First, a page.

For the most part, the movie is intensely entertaining. All the firefights are directed with care and style, and they create a sense that makes the viewers feel as though they’re in the situations presented as well. That said, there’s a crucial element left out of the mix: all the costars are barely explored. We learn hardly anything about them, and what remains is a lack of feeling for them when their lives are at stake. In fact, most of the scenes with them (outside of fighting fires) consist of playing pranks, ragging on each other, and doing a lot of drinking (and I’m talking a LOT). These scenes are as old, cliché, and predictable as the majority of the other flashback scenes. It’s the most basic outline a movie like this could follow; they start out by messing with the rookie, and then he makes some friends, meets a girl, gets married, has kids, and then reminisces on his what he has to lose in his life. The structure of it may be boring and expected, but fortunately the acting and direction is strong enough to prevent from it getting overly sappy. Then again, the main idea driving this movie is honoring firemen, so I guess it has good reason to let your emotions run high (or at least try to). *Semi-Spoilers Ahead* With that in mind, I think it’s vital to take note of how quick and unpleasant the film finishes. Instead of a feeling of sadness, I felt more confusion as I sat there going, “Wait, what happened? That’s it? What the hell!” I’m not bashing the ending itself, which certainly did a good job of portraying the movie’s theme, but the way it was delivered could have been better.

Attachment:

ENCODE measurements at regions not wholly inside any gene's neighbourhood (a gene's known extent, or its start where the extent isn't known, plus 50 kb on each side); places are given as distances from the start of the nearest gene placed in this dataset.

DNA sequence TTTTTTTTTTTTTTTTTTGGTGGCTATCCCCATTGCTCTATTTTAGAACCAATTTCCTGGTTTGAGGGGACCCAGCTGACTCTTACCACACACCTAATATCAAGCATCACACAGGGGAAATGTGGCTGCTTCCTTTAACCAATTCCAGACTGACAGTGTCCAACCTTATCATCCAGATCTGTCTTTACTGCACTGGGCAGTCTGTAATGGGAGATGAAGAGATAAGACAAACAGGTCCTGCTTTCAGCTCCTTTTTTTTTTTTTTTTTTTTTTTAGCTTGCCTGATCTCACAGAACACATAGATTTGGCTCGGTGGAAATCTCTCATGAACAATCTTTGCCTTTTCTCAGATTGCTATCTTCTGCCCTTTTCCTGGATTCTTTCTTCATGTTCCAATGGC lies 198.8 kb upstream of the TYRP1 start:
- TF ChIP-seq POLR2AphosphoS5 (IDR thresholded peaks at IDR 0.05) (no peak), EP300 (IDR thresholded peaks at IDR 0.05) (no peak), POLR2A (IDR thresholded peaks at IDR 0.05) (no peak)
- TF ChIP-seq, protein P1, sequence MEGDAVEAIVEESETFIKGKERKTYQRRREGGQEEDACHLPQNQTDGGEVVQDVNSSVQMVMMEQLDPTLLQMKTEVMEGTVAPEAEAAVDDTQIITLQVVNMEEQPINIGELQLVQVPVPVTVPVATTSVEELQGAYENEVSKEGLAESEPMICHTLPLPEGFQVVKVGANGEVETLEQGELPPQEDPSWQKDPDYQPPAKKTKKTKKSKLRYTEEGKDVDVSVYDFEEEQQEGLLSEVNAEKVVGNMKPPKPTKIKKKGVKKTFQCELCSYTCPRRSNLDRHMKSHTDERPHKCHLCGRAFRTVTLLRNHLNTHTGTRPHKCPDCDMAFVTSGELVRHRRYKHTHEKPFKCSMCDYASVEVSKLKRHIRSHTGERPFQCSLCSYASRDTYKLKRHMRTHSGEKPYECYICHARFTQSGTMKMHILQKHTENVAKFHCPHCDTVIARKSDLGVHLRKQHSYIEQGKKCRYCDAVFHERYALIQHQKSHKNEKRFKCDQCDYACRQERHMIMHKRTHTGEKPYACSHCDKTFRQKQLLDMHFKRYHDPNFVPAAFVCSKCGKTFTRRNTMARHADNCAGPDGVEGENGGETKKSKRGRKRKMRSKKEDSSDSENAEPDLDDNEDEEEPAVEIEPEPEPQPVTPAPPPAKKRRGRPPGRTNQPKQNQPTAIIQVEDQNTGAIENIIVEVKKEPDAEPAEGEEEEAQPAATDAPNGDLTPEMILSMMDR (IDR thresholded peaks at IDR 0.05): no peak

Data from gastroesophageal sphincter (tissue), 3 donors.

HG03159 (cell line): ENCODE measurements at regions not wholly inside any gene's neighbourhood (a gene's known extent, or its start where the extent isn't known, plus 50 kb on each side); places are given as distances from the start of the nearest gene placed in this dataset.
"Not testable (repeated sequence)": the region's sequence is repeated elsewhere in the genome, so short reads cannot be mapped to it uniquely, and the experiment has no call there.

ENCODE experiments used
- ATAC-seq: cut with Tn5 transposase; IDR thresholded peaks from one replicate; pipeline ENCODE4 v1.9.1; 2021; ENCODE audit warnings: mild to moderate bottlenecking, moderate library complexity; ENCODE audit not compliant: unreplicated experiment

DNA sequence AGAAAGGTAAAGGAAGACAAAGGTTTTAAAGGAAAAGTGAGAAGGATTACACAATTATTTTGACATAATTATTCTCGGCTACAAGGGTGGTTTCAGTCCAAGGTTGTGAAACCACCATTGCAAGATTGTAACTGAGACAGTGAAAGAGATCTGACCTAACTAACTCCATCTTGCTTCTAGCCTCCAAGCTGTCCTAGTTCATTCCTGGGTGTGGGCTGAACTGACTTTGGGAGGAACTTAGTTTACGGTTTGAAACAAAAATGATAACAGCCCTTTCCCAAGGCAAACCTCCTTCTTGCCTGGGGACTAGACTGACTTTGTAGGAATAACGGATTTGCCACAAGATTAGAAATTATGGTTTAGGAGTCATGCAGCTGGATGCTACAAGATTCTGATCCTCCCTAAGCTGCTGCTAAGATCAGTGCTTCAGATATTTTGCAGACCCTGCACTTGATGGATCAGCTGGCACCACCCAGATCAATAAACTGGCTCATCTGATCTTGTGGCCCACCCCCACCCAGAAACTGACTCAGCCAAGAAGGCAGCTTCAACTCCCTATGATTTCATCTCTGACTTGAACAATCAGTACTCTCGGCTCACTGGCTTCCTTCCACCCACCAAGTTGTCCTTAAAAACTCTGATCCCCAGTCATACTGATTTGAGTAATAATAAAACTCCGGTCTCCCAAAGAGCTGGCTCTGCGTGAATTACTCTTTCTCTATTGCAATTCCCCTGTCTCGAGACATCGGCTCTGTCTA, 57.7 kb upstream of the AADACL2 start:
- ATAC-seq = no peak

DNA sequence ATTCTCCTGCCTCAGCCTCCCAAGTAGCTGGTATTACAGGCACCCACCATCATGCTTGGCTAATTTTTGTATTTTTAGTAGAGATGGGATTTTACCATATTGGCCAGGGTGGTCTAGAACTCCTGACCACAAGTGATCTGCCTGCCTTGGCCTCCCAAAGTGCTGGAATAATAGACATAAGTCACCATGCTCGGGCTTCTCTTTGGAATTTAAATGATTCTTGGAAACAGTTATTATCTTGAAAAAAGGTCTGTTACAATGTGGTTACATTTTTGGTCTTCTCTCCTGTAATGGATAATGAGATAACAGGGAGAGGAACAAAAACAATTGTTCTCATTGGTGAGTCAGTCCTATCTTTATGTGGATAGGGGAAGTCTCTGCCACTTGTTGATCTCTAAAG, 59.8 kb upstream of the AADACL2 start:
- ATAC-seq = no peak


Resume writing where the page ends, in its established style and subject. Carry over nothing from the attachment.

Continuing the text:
Commentary (Featuring director Jay Russell and editor Bud Smith): There are only two problems with this: there’s a lot of long pauses, and their voices are kind of annoying. Other than that, this is a must listen for big fans of the flick. They go in depth and explain plenty of interesting stories and details.
The Making of Ladder 49 (21:09): Three featurettes are presented with a play-all feature, including On Location (5:25), Fire Academy (7:11), and Anatomy of a Scene (8:33). They go through various aspects of the movie’s process including being on the set, the training the actors endured, and showing how they made one of the larger movie scenes. They give some interesting facts and let you take a look at what they went through. I have to say I appreciated the movie a lot more after watching this.
Everyday Heroes (13:38): A strong salute and tribute to firemen that perfectly complements this movie. There are stories, interviews, and various histories discussed by different real-life firefighters. Check it out.
5 Deleted Scenes (13:59): The scenes average to about 3 minutes each, and they’re not bad at all. It makes sense why they were cut, but they’re still worth watching (some of them are very interesting and show minor subplots).
These extras are rounded off with a Robbie Robertson “Shine Your Light” Music Video and a bunch of Trailer Previews for movies and TV shows.